Wednesday, April 25, 2012

The Story of Edward

The Story of Edward
Philippe Dumas ~ Parents' Magazine Press, 1977


Having taken two days off to nurse a sick boy, I've managed to steal a few moments for myself to come here and write. Note to parents, do NOT suggest watching the movie version of Bridge to Terabithia to a sick first grader lest you desire to spend the afternoon in bed crying with him. At the end, he wept and demanded another movie that was "safe". I'll be redeeming myself this evening by reading several extra chapters of The Hobbit, aloud.

That said, I wanted to share with you a marvelous little wonder of a book by the French illustrator and children's book author, Philippe Dumas, about a waltzing donkey who dreams big and masquerades as a human.

This is a story with a happy ending about a donkey called Edward. Here is Edward dancing a waltz. He has a wonderful talent for waltzing. And here is Edward's old master, Angelo Dupas, a musician of remarkable skill. It was Angelo Dupas who taught Edward to Waltz. Together they put on a spectacular show.

Quite a team the two make, until his master dies, leaving Edward with the wise and noble advice, "never let any one see your long ears."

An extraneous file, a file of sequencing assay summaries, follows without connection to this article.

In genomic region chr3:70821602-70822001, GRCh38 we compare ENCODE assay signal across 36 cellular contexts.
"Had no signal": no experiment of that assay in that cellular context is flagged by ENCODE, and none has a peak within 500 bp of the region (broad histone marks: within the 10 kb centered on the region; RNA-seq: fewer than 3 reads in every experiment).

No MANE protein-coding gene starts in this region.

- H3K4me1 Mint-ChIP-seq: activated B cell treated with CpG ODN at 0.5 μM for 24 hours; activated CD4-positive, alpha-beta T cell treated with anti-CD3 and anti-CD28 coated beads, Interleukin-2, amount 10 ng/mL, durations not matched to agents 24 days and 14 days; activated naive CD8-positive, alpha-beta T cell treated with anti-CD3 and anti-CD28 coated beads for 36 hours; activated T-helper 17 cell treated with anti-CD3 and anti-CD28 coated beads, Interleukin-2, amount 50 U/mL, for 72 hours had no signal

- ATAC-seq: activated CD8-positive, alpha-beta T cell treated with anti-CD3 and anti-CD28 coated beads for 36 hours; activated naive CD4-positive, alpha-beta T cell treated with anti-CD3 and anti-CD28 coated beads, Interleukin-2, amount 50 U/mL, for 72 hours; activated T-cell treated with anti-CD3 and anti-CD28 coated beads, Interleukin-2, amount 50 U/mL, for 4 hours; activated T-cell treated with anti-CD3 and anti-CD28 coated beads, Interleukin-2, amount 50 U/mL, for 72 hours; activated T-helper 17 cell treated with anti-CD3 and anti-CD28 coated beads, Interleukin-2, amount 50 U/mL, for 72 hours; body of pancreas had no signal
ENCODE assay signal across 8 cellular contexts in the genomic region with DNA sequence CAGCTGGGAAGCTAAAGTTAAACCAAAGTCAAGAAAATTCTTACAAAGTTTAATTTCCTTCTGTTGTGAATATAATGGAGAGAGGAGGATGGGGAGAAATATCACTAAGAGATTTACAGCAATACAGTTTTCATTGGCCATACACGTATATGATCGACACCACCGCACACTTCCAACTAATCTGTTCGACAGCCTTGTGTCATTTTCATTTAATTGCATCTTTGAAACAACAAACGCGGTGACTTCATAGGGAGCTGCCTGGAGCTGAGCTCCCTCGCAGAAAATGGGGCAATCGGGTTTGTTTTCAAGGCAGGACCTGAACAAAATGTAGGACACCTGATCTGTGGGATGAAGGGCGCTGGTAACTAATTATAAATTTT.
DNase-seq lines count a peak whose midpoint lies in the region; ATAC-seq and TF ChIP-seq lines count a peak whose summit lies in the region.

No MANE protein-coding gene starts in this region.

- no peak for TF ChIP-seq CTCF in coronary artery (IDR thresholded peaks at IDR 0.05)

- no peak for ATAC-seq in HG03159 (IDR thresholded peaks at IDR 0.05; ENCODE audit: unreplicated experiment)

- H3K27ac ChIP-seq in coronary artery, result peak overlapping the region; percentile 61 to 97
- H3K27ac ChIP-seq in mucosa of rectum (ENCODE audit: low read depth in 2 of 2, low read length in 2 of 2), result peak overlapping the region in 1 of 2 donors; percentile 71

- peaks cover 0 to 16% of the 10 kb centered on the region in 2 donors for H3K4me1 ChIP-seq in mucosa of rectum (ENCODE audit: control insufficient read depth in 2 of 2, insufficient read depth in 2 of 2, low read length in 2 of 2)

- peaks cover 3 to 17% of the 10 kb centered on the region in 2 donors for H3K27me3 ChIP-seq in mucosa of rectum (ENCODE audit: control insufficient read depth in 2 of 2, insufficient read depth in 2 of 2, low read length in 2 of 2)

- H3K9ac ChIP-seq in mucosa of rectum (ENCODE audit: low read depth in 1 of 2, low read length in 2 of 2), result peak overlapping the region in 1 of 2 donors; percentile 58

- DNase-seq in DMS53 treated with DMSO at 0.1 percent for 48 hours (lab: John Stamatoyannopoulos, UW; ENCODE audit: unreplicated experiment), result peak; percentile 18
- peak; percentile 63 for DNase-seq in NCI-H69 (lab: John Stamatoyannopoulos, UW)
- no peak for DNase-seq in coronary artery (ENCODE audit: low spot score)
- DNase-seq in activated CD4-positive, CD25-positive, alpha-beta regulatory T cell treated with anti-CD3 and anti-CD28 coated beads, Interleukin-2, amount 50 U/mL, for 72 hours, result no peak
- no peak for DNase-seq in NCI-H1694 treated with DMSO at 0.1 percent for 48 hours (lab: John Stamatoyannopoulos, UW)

Edward sets out to seek his fortune, becomes a waiter, falls in love with a human cashier who, when he exposes his true identity to her, betrays him. He manages to escape the police, and eventually finds happiness and a true love of his own kind.

Originally published in France under the title Histoire d'Edouard in 1976, the drawings are so evocative of French culture of a certain era, that it's hard not to be swept up in the romance of this donkey's dalliances. Marvelous.


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1 comment:

Tpony said...

I have owned this book for over 30 yrs and hunted down the sequel, "Lucy, the Tale of a Donkey" which is almost more wonderful...this author/illustrator is magical!!! And I have just discovered that he illustrated "The Scarlet Ibis", a heartbreaking short story I read in high school that has never left me...I cannot tell you how much I love this man's work! Art for the ages, all ages!

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